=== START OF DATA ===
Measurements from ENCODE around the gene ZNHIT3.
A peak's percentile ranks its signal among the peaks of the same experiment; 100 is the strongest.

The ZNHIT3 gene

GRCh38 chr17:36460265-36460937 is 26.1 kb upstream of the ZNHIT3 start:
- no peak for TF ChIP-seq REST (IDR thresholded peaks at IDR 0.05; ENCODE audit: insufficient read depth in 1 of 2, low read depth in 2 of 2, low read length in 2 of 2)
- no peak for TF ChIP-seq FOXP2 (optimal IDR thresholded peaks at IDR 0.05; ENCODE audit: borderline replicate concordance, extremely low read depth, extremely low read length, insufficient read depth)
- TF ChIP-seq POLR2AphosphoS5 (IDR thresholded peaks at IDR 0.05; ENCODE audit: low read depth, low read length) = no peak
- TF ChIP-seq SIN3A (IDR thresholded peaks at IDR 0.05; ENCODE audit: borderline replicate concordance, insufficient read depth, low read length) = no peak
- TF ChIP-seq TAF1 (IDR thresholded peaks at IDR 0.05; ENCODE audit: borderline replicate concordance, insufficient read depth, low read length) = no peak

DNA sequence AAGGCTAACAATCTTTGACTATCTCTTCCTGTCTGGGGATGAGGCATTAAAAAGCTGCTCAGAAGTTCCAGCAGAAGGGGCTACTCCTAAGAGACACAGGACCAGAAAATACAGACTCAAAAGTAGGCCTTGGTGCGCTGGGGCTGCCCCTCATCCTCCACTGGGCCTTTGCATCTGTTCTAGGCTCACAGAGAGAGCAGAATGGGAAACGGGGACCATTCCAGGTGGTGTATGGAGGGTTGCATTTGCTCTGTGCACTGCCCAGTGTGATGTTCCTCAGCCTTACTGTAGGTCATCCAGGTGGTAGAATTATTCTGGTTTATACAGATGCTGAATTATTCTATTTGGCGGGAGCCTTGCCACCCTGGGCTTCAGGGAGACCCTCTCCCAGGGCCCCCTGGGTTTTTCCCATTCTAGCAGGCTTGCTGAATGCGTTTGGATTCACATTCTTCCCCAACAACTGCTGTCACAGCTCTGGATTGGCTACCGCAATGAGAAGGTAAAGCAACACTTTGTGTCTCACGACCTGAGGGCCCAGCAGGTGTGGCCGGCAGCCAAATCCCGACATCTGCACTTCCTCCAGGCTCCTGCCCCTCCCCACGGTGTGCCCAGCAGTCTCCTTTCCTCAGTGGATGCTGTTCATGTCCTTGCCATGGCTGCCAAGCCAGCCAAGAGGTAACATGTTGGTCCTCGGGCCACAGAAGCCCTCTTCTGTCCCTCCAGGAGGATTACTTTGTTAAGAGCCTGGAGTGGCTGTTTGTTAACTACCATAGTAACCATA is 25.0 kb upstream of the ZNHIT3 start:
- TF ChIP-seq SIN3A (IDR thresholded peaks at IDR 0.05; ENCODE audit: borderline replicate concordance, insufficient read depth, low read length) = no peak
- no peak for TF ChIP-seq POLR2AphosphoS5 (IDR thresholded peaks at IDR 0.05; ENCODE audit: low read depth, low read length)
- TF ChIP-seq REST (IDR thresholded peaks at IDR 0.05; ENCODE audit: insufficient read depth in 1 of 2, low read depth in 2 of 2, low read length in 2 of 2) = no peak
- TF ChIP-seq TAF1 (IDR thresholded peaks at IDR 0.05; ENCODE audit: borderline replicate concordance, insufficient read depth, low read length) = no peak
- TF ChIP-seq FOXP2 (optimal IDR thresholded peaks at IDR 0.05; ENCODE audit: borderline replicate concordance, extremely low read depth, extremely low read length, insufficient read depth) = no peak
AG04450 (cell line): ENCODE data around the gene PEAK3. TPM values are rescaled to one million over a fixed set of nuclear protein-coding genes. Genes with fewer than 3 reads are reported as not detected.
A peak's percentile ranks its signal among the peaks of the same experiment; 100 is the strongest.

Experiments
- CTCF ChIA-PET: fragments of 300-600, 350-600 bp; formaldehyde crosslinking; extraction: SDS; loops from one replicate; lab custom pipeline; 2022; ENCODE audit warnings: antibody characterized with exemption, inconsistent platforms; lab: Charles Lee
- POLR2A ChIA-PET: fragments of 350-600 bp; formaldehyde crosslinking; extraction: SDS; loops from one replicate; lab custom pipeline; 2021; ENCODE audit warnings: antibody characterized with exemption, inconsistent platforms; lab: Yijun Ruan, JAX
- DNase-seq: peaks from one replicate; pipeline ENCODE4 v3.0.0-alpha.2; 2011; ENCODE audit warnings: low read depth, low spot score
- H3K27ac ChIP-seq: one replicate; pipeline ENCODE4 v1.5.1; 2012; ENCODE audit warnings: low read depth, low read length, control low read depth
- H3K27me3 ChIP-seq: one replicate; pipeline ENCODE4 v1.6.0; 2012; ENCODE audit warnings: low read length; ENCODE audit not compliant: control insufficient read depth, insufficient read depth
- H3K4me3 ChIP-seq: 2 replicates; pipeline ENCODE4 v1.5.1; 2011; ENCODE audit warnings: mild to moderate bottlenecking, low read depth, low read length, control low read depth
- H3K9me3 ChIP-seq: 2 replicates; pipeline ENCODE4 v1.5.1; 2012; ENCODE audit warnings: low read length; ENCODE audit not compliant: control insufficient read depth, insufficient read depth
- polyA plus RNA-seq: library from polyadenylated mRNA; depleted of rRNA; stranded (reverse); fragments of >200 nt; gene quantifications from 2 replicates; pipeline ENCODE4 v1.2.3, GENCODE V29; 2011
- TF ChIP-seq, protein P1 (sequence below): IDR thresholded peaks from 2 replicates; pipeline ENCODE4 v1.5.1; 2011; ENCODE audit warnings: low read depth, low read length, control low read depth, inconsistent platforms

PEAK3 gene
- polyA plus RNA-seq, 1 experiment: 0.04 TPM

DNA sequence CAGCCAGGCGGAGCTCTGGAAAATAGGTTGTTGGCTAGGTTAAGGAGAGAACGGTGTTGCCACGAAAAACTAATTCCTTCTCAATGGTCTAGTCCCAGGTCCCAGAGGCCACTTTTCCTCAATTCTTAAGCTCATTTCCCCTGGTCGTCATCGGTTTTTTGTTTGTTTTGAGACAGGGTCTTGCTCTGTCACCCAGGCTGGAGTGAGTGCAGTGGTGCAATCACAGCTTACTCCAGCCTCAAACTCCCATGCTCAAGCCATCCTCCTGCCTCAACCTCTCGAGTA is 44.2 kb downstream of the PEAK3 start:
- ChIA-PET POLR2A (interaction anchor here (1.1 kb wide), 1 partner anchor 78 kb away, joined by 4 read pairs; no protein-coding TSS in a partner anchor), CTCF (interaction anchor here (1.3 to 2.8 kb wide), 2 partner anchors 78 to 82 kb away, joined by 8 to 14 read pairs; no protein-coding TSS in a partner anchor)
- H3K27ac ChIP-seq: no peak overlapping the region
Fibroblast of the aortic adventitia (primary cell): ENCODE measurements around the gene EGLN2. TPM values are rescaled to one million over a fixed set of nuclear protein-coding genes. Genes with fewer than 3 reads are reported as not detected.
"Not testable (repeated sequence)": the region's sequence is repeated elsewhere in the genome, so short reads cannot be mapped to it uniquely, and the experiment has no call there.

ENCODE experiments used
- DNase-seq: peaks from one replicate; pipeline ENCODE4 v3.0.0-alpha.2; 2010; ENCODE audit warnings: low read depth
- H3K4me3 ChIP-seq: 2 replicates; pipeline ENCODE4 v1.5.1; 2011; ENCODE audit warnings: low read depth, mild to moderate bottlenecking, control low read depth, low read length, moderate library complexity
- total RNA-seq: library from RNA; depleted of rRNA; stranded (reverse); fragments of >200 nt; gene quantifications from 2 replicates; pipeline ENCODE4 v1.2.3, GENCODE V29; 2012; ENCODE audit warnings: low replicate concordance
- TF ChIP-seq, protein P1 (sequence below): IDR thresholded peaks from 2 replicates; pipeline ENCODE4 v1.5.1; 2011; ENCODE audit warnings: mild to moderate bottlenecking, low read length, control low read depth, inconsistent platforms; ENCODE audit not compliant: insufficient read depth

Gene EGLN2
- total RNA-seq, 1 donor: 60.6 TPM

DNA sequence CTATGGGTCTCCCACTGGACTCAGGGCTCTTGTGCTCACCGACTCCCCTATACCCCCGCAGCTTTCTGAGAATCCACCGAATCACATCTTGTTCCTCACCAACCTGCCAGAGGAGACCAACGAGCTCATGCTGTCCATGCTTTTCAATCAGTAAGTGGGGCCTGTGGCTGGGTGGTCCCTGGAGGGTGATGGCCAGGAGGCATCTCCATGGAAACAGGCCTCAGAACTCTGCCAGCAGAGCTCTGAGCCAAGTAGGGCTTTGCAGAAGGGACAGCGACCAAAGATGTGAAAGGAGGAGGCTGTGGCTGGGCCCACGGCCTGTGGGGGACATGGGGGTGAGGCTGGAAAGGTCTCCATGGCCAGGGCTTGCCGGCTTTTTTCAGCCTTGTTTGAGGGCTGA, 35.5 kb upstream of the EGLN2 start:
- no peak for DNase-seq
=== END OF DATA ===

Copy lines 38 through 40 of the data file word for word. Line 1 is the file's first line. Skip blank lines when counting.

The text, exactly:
- total RNA-seq: library from RNA; depleted of rRNA; stranded (reverse); fragments of >200 nt; gene quantifications from 2 replicates; pipeline ENCODE4 v1.2.3, GENCODE V29; 2012; ENCODE audit warnings: low replicate concordance
- TF ChIP-seq, protein P1 (sequence below): IDR thresholded peaks from 2 replicates; pipeline ENCODE4 v1.5.1; 2011; ENCODE audit warnings: mild to moderate bottlenecking, low read length, control low read depth, inconsistent platforms; ENCODE audit not compliant: insufficient read depth

Gene EGLN2